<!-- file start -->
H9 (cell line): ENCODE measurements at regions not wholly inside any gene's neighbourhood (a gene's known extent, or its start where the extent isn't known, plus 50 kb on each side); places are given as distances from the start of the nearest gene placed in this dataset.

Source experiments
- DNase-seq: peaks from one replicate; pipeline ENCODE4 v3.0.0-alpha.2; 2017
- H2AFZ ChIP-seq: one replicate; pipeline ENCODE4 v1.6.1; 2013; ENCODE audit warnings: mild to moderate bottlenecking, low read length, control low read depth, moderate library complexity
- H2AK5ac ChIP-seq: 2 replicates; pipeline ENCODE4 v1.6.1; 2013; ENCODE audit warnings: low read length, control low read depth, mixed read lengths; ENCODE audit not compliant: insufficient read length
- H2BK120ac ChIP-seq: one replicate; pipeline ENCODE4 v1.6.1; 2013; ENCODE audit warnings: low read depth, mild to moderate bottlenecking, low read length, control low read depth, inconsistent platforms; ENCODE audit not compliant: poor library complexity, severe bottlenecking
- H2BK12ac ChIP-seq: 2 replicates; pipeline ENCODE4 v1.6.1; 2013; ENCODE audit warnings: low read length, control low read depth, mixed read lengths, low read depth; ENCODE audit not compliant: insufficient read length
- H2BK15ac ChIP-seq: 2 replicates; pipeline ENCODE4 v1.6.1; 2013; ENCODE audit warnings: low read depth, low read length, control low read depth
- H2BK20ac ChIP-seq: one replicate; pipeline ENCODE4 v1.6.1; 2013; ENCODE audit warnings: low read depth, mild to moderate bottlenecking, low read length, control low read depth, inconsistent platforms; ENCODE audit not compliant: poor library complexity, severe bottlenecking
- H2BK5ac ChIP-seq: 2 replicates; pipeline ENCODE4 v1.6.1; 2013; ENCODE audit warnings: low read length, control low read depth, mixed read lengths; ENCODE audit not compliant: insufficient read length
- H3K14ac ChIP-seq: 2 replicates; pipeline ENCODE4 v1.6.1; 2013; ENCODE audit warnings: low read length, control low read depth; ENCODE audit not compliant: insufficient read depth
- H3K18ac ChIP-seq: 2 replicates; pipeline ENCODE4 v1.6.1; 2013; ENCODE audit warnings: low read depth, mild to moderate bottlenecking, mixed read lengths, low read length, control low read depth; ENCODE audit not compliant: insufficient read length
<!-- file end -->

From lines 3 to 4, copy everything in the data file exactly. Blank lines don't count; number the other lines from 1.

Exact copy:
- DNase-seq: peaks from one replicate; pipeline ENCODE4 v3.0.0-alpha.2; 2017
- H2AFZ ChIP-seq: one replicate; pipeline ENCODE4 v1.6.1; 2013; ENCODE audit warnings: mild to moderate bottlenecking, low read length, control low read depth, moderate library complexity